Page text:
But what does the prosthesis mean in the eyes of its owner, Joy-Hulga? The only fragment of “Good Country People” where Joy-Hulga’s attitude towards her artificial limb is directly stated is the sentence: “She was as sensitive about the artificial leg as a peacock about his tail” (288). The peacock itself symbolizes the imperishable soul, especially in Christian art (Cirlot 286), and other scholars such as Carter W. Martin agree that the leg symbolizes Joy/Hulga’s soul (143). Indeed, the text itself asserts that “she took care of it as someone else would his soul” (O’Connor 288). Martin goes on to say that

Hulga’s loss of her real leg when she was only ten years old was a traumatic experience which led directly to her sense of despair and her renunciation of God and her own former unquestioning self, symbolized by the change in her name from Joy to Hulga. Subsequently the artificial leg became for her an object other than her body, yet an intimate part of her, as the soul is. Yet she is contemptuous of the artificial leg as she is of the notion of the soul (143).

Add to this symbolism Robert Drake’s position that in Flannery O’Connor’s writings “physical or mental deformity of the outward and visible sort always suggests inner, spiritual deformity” (Drake 39), and the conclusion is that Joy-Hulga’s soul is dead, just like a piece of wood. Returning to the way the leg was “bound in a heavy material like canvas” (O’Connor 289), the heavy textile brings to mind a death shroud, a material used for covering corpses.

If we consider some of the traditional meanings assigned to legs by dictionaries of symbols, we see that the leg “is always linked with the meaning of foot, together they differentiate human beings from the animal world, as they indicate the upright position” (Cirlot 273). Additionally, “in kabala the leg symbolizes wonderfulness and impassiveness”, attributes of soul (Cirlot 273). Continuing this connection of the legs with the feet, Paul Diel states that the foot is a symbol of moral strength, lack of which showed in Hefaistos’ limp and in Achilles’ heel (Julien 163). Soul is the seat of all morality, so, again, Joy-Hulga’s artificial leg (and foot) symbolizes her corrupted soul. Considering that Cirlot also says that the foot is “an essential part of human body, because it gives it support, a basis on which the body rests” (387) we can take the meaning a step further. Analogically, the soul gives support to the whole body, and a body deprived of a proper soul will sooner or later collapse.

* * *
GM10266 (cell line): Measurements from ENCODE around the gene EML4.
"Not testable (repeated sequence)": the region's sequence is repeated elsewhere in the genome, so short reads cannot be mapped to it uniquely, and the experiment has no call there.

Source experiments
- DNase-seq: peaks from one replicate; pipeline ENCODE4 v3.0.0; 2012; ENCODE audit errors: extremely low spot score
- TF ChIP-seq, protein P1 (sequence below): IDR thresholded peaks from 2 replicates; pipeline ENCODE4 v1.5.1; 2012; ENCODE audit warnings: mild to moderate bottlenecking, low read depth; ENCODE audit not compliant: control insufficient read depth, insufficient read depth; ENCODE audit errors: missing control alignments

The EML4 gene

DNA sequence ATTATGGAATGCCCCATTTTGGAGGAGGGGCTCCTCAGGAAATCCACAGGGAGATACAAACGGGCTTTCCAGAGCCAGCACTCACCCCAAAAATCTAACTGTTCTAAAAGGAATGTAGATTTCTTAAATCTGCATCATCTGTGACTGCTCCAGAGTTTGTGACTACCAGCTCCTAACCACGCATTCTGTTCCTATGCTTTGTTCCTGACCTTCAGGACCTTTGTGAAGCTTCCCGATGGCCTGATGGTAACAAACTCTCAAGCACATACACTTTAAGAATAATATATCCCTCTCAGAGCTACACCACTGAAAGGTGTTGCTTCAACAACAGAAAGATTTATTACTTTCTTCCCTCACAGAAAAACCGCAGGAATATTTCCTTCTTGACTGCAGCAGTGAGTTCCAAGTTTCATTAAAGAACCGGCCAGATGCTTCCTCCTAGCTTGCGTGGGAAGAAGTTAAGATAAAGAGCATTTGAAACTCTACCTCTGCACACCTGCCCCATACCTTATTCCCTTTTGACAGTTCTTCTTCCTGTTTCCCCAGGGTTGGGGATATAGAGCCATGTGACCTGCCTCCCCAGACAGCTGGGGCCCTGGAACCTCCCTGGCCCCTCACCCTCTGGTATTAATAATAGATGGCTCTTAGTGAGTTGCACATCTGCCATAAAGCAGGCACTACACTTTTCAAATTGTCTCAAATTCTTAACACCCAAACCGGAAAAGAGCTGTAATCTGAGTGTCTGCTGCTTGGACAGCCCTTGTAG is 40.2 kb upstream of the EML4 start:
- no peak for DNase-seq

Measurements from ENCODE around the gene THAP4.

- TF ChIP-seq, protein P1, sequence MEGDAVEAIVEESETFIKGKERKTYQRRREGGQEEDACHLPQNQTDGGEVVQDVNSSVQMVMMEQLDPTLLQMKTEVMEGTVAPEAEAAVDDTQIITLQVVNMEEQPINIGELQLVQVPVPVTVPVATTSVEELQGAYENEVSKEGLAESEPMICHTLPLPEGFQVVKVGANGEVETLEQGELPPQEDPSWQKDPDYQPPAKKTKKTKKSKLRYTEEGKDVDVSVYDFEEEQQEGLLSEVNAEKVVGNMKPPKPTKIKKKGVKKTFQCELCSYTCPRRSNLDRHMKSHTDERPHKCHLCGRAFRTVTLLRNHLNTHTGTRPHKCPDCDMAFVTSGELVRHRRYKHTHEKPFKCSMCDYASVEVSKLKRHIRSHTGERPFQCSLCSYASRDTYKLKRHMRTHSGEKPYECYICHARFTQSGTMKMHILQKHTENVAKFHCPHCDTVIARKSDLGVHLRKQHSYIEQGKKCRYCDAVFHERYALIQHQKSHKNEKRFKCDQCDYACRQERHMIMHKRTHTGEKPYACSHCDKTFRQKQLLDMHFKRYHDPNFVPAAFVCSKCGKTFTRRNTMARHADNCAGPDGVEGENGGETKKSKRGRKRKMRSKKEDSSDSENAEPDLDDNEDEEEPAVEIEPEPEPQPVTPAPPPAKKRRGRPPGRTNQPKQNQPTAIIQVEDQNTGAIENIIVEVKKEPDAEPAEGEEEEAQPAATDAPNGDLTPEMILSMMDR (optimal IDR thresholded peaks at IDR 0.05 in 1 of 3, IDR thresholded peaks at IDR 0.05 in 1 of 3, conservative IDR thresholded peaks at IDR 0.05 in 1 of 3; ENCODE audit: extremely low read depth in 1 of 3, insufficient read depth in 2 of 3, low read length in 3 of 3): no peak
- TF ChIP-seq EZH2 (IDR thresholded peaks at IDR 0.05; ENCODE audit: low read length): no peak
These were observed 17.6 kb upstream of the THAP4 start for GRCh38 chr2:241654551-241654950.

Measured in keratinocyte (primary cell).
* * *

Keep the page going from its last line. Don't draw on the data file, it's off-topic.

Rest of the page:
On another level, Joy-Hulga’s leg represents its owner’s artificial self (Rath and Shaw 45), her counterfeit beliefs elaborated as a result of an enormous effort of intellectual powers. The leg undeniably influenced her decision to change her name, which she did “legally”. The alteration of her name marks the moment when the artificial limb starts to accumulate meaning, and from this moment on the leg may be even identified with the new name (and thus with the new self), as Joy-Hulga “had arrived at it [the name] first purely on the basis of its ugly sound and then the full genius of its fitness had struck her.  She had a vision of the name working like the ugly sweating Vulcan who stayed in the furnace and to whom, presumably, the goddess had to come when called” (O’Connor 275).

The leg is not the only part of her body that Joy-Hulga has problems with, in fact she has a number of such distortions. According to Oliver, “her heart condition, her poor eyesight, and her artificial leg symbolize her emotional, intellectual, and spiritual impairments”. She is blinded with her philosophy, which leads her to a complete denial of faith in which she audaciously claims that “some of us have taken off our blindfolds and see that there's nothing to see" (O’Connor 288) and thus expresses her nihilism. However, Flannery O’Connor uncovers the spiritual bareness of such a “self-proclaimed atheist” (Oliver). When Joy-Hulga, for the sake of love, deposits her wooden leg with the Bible salesman, she shows us that it is impossible to “believe in nothing” (O’Connor 291), she “embodies the weakness of modern man who cannot believe in nothingness yet is equally unable to profess with assurance a belief in anything” (Martin 64). This situation can be interpreted as a victory of the authentic need for love over artificial beliefs, and shows that without God, who “is Love” (1 John 4:8), we ”can do nothing” (John 15:5), and as Oliver points out, “for O'Connor, religion would have provided Joy-Hulga with spiritual and emotional support, a so-called real leg on which to rebuild her life”. However, Hulga denies it and finds herself abandoned and only able to see “nothing”.